Curlew Sandpiper

Listen to audio

Habitat: Coastal, Island, Wetland

The Curlew Sandpiper is mostly found on intertidal mudflats of estuaries, lagoons, and mangroves, as well as beaches, rocky shores and around salt lakes. Its breeding habitat is the lowland tundra of Siberia.

The Curlew Sandpiper congregates during the Australian summer in large flocks, sometimes comprising thousands of birds, at sheltered intertidal mudflats and also at the muddy margins of terrestrial wetlands. They often mix with other species of shorebirds, pecking at invertebrates on the surface of the mud or making shallow probes below its surface, sometimes wading in belly-deep water while probing. Feeding becomes more intense as migration time approaches, with birds fuelling up for their long flight back to their breeding grounds in Siberia. The Curlew Sandpiper is a migratory species from the Northern Hemisphere, moving south to Australia, Africa, the Persian Gulf, India and South-east Asia. It arrives in September and returns in April. Some birds, usually juveniles, overwinter in Australia.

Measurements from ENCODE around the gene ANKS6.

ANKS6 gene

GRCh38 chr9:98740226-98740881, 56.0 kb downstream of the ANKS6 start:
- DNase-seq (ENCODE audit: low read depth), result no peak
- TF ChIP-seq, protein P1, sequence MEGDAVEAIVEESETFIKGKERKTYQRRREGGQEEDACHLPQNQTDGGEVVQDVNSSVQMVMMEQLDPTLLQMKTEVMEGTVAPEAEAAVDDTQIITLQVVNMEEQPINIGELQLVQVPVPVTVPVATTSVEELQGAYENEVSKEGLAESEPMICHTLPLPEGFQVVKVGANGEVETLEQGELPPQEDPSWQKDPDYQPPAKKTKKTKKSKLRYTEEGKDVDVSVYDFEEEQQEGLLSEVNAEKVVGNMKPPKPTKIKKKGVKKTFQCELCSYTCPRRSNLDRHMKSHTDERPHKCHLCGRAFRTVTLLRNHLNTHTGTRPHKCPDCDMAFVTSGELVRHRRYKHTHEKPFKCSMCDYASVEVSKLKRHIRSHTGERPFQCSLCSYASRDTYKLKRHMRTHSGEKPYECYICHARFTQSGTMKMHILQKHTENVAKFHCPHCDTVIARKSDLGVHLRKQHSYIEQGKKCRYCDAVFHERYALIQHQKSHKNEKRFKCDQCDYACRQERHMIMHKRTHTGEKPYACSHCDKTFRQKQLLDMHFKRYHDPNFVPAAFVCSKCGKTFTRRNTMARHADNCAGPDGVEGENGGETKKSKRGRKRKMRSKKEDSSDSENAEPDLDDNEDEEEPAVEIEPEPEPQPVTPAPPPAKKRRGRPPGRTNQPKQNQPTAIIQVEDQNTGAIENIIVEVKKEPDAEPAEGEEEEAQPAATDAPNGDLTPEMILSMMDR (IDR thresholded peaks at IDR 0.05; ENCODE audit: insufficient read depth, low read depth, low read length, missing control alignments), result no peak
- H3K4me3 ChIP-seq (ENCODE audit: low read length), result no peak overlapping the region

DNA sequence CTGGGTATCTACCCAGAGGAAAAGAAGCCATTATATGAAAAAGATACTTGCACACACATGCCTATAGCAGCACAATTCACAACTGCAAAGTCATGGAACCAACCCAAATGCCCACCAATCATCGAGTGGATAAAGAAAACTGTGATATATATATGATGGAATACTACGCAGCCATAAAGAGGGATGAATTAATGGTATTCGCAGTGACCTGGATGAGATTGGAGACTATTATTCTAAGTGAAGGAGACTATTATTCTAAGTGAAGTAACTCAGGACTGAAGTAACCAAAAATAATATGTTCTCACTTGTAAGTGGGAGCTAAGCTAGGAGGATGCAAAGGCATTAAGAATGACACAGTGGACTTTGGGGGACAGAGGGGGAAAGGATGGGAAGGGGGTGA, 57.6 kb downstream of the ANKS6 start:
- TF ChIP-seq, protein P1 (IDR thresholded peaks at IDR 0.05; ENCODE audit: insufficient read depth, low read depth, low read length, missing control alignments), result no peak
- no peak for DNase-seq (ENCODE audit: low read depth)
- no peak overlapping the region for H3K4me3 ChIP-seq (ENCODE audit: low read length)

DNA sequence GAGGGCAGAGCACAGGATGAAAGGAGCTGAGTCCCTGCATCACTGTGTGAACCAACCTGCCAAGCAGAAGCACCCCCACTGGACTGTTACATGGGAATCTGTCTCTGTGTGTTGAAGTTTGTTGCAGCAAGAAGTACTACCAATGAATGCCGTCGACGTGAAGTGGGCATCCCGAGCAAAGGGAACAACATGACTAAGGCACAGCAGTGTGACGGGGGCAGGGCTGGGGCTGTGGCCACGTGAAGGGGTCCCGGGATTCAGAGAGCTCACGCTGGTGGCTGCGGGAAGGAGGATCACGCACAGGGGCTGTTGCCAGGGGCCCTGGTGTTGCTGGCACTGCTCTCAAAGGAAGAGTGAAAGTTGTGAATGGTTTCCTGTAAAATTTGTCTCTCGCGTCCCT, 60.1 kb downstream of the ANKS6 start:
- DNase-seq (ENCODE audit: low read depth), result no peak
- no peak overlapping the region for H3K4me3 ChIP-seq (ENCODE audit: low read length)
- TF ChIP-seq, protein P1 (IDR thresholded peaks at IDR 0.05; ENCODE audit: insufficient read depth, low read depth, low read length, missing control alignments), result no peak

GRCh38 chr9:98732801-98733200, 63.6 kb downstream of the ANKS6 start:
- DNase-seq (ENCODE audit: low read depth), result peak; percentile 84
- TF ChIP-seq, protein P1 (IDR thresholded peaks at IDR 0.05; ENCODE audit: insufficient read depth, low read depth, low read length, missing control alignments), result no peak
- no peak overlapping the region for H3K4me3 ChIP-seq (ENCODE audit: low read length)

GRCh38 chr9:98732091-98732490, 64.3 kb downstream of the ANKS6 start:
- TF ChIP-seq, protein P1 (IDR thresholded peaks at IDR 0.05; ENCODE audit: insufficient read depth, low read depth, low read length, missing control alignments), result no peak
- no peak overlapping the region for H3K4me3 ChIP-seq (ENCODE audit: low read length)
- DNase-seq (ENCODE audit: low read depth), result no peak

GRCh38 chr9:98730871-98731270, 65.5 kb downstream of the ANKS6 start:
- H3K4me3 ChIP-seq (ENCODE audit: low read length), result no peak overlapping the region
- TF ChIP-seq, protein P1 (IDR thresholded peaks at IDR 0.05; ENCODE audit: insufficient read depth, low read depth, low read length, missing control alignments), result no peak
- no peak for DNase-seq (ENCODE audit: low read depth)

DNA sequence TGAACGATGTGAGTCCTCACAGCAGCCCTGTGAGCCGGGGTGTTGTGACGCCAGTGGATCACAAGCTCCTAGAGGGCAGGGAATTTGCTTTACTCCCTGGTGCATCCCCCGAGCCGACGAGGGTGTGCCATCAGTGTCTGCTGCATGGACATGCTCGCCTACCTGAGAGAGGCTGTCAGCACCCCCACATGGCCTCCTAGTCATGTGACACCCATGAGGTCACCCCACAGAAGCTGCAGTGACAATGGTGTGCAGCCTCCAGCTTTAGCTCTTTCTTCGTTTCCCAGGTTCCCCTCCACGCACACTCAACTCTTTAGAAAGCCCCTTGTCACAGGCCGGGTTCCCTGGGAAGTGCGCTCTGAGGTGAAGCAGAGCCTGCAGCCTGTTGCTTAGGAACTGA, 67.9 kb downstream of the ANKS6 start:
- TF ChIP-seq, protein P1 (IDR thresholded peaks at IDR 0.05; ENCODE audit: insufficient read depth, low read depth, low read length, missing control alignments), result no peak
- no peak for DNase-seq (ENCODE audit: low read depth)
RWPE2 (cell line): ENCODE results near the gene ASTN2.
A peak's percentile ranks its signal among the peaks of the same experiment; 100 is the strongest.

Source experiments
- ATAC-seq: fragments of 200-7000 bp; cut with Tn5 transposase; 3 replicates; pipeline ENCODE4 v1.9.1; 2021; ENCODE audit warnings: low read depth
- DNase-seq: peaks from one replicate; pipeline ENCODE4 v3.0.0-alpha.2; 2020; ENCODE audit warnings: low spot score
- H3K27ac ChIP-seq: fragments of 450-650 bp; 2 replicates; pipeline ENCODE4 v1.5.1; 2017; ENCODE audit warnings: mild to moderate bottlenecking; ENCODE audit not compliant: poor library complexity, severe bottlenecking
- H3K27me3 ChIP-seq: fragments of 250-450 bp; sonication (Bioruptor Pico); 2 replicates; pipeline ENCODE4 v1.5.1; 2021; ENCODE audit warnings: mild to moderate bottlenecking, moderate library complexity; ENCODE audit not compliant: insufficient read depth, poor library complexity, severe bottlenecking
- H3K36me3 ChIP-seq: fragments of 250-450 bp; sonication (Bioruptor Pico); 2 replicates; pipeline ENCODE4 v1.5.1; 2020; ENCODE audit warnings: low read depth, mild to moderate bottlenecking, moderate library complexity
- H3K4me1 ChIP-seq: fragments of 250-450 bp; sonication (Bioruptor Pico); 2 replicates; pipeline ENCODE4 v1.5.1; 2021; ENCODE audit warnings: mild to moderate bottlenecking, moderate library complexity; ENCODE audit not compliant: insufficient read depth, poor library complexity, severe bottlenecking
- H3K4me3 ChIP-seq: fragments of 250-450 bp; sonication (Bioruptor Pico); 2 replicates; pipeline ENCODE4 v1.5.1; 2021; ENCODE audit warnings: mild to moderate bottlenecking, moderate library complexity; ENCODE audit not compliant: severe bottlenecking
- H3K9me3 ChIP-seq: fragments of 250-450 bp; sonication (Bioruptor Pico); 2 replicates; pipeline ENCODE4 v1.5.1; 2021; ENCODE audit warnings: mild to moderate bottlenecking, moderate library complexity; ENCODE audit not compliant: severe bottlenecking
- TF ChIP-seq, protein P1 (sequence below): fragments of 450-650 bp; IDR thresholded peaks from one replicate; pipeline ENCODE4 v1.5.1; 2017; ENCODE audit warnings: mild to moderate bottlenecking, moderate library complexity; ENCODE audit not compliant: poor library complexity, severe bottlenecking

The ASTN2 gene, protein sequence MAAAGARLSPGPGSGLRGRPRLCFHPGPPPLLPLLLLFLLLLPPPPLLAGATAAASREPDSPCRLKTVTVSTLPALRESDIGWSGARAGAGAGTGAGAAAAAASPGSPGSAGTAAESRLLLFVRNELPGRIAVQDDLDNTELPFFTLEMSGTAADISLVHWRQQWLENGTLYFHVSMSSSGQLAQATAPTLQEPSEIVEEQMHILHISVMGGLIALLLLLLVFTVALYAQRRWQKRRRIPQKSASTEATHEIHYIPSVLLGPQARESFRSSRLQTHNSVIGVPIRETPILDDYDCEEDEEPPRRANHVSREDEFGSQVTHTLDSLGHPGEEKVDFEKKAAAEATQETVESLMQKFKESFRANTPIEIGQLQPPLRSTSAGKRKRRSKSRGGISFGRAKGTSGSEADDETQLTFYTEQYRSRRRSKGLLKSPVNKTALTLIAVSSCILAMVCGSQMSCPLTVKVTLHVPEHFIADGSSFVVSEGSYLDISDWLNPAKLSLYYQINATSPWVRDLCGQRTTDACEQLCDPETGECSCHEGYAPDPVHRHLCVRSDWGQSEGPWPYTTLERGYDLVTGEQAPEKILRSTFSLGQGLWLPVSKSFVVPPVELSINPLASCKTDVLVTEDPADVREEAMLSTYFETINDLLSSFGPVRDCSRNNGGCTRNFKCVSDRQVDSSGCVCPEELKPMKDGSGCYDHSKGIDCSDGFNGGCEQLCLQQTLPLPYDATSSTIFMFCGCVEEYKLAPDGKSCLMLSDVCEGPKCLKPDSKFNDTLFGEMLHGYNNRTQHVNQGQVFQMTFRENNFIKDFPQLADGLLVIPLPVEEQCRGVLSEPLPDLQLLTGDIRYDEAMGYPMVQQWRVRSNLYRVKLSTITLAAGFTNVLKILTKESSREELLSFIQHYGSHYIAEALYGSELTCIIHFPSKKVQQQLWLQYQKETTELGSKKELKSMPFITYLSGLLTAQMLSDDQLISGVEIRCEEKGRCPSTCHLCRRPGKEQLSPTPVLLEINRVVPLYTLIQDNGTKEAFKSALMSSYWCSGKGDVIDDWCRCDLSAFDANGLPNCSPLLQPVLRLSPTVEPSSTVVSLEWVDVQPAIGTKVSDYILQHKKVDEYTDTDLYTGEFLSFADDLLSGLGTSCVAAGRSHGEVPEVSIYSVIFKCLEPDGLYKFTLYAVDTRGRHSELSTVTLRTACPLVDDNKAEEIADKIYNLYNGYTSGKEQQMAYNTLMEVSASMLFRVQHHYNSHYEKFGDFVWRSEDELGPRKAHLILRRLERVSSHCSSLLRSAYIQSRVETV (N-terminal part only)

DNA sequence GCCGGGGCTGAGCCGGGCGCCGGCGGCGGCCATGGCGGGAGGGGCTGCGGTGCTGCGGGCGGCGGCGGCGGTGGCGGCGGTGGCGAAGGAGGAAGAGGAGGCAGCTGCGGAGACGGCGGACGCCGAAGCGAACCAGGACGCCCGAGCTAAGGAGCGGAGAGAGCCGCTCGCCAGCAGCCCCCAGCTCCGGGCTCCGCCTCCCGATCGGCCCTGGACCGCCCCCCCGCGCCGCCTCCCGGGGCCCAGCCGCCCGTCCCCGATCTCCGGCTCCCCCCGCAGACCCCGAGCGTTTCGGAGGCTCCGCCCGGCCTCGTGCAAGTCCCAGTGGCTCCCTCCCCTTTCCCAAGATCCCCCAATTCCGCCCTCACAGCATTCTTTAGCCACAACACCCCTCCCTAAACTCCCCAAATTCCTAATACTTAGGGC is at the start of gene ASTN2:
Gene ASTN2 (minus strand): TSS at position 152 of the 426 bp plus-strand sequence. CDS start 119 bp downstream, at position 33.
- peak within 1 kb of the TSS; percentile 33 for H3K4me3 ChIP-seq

The Curlew Sandpiper feeds on insects and their larvae when breeding. Otherwise, it feeds on small marine invertebrates, especially polychaete worms.

The Curlew Sandpiper breeds in the northern summer in Siberia and Alaska. The female builds the nest, incubates the eggs (usually 3 to 4 eggs) and raises the young alone. The exposed nest is a shallow depression on a ridge in the lowland tundra.